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2022-23 Woodstock Academy girls indoor track season preview

The Woodstock Academy boys and girls indoor track teams are not only putting on their running, but also their traveling, shoes this winter.

The Centaurs used to get two or three Eastern Connecticut Conference meets, including the championship, at the Coast Guard Academy in New London, which was generally their closest meet to home.

Unfortunately, that facility is being remodeled and is unavailable this year.

The Eastern Connecticut Conference, instead, will host one meet at Providence Tech in Rhode Island with the league championship at the Floyd Little Athletic Center in New Haven.

“It’s going to be interesting,” Woodstock Academy coach Josh Welch said. “On the upside, we get to compete in better facilities. The facility at Providence Tech is phenomenal and it means we will also run regular distance for relays which we haven’t been able to do at Coast Guard because of the outline of the track. It should mean some faster times. We should have more opportunities for kids to qualify for (state championship meet) events but it does mean we’re all over the place (travel) time-wise and space-wise.”

The Floyd Little Athletic Center also hosts the state championship meets later in the season.

“We’re guaranteed to get a meet in there that is not too overwhelming. The Invitationals at (Floyd Little) have become huge and take forever which is why I’m opting for the Bethel Invitationals. It’s a 15-minute longer drive but is two or three hours shorter,” Welch said of the New Haven facility which is located at Hillhouse High School. “It’s a lot more travel which makes for a longer day (for the ECC Championship) but it’s also a much larger facility and we will fit better in there and may actually be able to have some spectators. Coast Guard gets very packed.”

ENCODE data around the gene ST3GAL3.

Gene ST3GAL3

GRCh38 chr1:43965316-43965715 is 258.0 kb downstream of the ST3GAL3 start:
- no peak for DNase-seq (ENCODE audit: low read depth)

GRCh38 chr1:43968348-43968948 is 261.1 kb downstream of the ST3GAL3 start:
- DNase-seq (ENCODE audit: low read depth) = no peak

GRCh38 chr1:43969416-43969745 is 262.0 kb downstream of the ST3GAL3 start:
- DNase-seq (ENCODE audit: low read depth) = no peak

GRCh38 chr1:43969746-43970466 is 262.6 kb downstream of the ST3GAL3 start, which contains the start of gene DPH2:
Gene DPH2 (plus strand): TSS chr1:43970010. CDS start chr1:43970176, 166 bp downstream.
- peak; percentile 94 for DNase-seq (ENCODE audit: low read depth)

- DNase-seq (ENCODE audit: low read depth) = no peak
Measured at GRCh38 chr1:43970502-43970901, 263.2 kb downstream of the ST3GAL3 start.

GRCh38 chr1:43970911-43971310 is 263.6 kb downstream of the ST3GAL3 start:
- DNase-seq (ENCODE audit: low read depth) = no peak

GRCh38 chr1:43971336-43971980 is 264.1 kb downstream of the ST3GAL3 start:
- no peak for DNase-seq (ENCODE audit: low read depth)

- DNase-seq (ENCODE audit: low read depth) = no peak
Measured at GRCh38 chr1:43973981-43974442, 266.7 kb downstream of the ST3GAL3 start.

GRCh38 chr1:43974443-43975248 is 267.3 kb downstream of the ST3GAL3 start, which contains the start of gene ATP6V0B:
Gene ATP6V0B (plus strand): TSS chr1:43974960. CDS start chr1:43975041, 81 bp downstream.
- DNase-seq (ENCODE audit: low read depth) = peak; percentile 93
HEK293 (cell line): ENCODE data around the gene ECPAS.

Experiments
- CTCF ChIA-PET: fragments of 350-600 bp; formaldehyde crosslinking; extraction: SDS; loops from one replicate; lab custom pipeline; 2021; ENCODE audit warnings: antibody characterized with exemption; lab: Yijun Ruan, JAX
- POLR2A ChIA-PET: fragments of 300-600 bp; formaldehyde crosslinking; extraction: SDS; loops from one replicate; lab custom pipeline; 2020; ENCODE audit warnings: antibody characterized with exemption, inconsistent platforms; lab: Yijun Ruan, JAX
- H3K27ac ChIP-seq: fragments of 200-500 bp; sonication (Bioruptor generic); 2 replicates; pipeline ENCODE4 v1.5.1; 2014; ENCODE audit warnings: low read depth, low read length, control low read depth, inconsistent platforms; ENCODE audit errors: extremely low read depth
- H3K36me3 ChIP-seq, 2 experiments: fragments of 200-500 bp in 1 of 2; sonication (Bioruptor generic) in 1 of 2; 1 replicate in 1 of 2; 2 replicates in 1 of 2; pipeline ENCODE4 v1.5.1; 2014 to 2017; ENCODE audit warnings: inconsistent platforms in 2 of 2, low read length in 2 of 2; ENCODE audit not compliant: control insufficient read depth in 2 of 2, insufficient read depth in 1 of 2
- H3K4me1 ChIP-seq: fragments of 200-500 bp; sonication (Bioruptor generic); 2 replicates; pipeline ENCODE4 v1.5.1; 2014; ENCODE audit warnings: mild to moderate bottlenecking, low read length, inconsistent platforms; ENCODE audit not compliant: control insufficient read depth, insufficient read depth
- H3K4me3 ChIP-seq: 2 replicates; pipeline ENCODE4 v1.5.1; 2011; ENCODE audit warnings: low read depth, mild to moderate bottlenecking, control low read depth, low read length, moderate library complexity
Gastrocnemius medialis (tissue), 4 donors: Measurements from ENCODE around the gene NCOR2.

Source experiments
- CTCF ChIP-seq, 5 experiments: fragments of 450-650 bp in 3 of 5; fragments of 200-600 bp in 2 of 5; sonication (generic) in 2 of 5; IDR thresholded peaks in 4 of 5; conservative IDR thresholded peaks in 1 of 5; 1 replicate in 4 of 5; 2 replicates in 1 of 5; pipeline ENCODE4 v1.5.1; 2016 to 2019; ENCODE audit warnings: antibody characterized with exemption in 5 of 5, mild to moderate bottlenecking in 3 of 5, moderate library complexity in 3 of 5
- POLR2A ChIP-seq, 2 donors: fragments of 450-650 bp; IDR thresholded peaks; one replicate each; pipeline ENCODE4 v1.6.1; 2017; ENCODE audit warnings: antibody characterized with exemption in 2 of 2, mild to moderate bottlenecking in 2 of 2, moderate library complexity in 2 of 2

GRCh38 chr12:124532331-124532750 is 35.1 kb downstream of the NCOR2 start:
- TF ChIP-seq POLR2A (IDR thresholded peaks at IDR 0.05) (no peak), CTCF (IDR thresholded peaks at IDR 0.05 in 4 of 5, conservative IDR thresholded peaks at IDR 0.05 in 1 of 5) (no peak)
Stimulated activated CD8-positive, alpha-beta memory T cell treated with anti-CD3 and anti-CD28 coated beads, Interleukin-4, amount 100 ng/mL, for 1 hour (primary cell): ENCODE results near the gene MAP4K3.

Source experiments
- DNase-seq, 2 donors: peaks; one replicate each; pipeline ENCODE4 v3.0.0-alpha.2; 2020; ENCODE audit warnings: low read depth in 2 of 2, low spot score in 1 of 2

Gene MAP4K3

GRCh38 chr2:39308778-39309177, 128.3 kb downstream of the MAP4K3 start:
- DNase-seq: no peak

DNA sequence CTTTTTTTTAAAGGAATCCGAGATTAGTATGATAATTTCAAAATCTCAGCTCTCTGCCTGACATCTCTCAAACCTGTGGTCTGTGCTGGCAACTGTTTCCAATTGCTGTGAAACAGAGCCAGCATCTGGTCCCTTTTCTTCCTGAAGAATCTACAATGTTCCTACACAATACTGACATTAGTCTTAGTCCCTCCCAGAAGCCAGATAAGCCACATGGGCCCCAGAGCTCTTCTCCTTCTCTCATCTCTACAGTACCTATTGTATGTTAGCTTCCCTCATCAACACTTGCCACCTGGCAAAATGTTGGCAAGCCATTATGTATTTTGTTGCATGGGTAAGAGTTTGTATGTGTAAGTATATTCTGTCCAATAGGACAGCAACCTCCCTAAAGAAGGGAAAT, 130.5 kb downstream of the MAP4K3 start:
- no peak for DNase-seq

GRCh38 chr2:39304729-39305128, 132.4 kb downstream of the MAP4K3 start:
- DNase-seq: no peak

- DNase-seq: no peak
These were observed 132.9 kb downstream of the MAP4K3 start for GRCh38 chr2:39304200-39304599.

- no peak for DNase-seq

The ECC championship tends to be the one that every indoor track team shoots for, the state championships are more of an individual goal.

The girls finished second in the league title meet to East Lyme last year.

“We gave most of them a run for their money,” Welch said of last year. “East Lyme is still a whole other animal but we were right up there with (Norwich Free Academy) with a small number of girls. It’s really about how many individual championships you can take down and we won quite a few events that day.”

The boys finished fourth in the league.

“It will always be tough to take what we have and put them against East Lyme and NFA and the numbers they have. We try to take individual championships and put a dent in (East Lyme and NFA’s) scores,” Welch said.

The Centaurs boys had three first-place finishes in the league meet a year ago while the girls went one better and finished with four league firsts.

The state championship meets will also present a challenge, not only for the athletes, but the coaching staff.

The girls are in Class L this season and will compete in New Haven at 4:30 p.m. on Friday, Feb. 10. The boys are in Class M and are slotted for a 10 a.m. start on Saturday, Feb. 11.